The techniques of meditation first became formalized for religious and spiritual reasons, as a way to attain the mystical experience. I have heard it described as "listening to God". This is where it's prime focus lies. The psychological and physical benefits are side effects - important and productive, but side effects none the less. It's goal is to produce an experience of a state of pure consciousness, freedom from psychophysical conditioning.

Long-term meditators have reported that, over time, meditation brings about an integration of the states of consciousness. You begin to retain awareness during waking, dreaming sleep, and dreamless sleep. You also become aware of the interrelatedness of all things. You begin to realize that you don't begin with your brain and end with your skin - that you are more than your mind and your body.

Though he didn't coin the phrase with meditation in mind, Maslow's peak experience denotes one of the effects of long-term meditation. By this Maslow meant a state in which you are intensely happy, content, and feel at home in the world. While the peaks of mystical experience may not be attainable by all of us any more than we can all be a Rodin, Shelley, or Shakespeare, the peak experience is accessible to us all.


Meditation has beneficial physical, psychological, and spiritual benefits. You can see specific forms of meditation on this site at Concentrative Meditation, Bare Attention, and Emptiness Meditation. You can also do a web search to find many other sites that talk about this important technique. Many people say they don't have the time to practice meditation, but it only takes ten to fifteen minutes a day to see beneficial results. A more important question is - do you have the time not to practice?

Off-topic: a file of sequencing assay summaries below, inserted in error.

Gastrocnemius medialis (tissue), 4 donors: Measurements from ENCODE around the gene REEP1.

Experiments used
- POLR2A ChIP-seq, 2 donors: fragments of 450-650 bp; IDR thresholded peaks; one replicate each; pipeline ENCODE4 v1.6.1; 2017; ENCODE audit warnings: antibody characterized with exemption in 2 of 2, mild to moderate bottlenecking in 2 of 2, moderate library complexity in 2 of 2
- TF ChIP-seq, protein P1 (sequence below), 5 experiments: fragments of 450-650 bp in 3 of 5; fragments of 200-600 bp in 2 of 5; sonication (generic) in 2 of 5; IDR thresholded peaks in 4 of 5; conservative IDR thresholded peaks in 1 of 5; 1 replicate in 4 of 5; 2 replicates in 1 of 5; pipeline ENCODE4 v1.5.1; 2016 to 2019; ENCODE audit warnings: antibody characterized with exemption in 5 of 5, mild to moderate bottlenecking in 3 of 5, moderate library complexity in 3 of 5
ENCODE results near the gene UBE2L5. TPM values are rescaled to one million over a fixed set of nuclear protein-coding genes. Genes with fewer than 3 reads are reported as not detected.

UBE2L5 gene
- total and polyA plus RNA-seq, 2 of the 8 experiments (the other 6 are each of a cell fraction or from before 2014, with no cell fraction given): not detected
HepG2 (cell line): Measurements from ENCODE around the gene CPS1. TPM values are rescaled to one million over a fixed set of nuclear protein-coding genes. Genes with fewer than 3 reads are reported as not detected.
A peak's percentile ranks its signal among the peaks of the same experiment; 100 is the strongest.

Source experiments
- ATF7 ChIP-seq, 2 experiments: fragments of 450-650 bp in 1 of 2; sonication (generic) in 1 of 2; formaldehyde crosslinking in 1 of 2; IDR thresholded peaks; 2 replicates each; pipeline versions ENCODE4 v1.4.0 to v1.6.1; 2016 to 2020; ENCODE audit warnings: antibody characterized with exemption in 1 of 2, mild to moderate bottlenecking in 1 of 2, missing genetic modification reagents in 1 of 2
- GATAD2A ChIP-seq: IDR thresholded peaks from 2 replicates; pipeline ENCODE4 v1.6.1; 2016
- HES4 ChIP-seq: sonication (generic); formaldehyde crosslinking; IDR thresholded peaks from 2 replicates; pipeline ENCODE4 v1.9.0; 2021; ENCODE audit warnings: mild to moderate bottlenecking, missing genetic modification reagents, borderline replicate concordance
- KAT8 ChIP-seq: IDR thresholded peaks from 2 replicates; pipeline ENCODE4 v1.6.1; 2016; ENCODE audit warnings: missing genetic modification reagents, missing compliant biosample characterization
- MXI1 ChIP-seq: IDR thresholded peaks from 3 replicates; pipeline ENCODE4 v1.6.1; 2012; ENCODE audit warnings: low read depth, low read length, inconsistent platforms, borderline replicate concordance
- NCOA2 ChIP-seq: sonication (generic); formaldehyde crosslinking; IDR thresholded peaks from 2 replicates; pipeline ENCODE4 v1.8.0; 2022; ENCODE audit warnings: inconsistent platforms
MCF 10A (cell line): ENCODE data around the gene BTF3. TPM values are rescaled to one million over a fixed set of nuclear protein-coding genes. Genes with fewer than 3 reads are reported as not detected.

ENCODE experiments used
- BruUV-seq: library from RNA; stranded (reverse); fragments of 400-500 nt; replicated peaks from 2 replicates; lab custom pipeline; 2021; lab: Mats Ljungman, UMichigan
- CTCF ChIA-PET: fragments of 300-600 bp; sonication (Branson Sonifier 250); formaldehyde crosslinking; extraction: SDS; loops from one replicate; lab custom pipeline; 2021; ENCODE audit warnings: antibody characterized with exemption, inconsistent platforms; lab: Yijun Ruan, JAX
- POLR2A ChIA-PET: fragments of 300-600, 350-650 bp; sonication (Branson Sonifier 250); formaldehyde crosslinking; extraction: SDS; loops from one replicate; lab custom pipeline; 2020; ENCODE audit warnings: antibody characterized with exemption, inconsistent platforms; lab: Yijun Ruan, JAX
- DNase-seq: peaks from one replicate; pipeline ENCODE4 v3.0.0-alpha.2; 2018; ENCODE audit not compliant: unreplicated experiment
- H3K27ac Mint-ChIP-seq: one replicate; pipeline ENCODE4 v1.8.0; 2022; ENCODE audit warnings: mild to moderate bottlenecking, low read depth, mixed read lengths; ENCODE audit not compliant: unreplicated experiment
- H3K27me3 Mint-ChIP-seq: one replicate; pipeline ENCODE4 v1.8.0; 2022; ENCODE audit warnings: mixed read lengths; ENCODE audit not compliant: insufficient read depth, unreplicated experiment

4 Pingbacks to Be Still and Know...

  • [...] Meditate. Meditate. Meditate. Yes, it’s that important and that effective. Even 15 - 30 minutes a day has long-term effects on your baseline emotional state. In the sidebar here you’ll see an entire category devoted to meditation. Be Still and Know details some of the physical, psychological, and spiritual effects of this practice. [...]
  • [...] In Be Still and Know I discussed the physical, psychological, and spiritual benefits of meditation. These include a decrease in stress and its effects on the body, an improvement in immune system function, a decreased need for sleep, a decrease in the symptoms of depression, an improved outlook on life, an improvement in your ability to relate to other people, and an integration of the various states of consciousness. [...]
  • [...] not to practice? Rick Cockrum of Shards of Consciousness let’s us know why we don’t in Be Still and Know…, reprised in the latest episode of his latest podcast: Podcast Episode 19 - Be Still and [...]
  • [...] this weekend I’ll be meditating on the bliss of peace & quiet. & I’ll be listening intently in the silence in case a [...]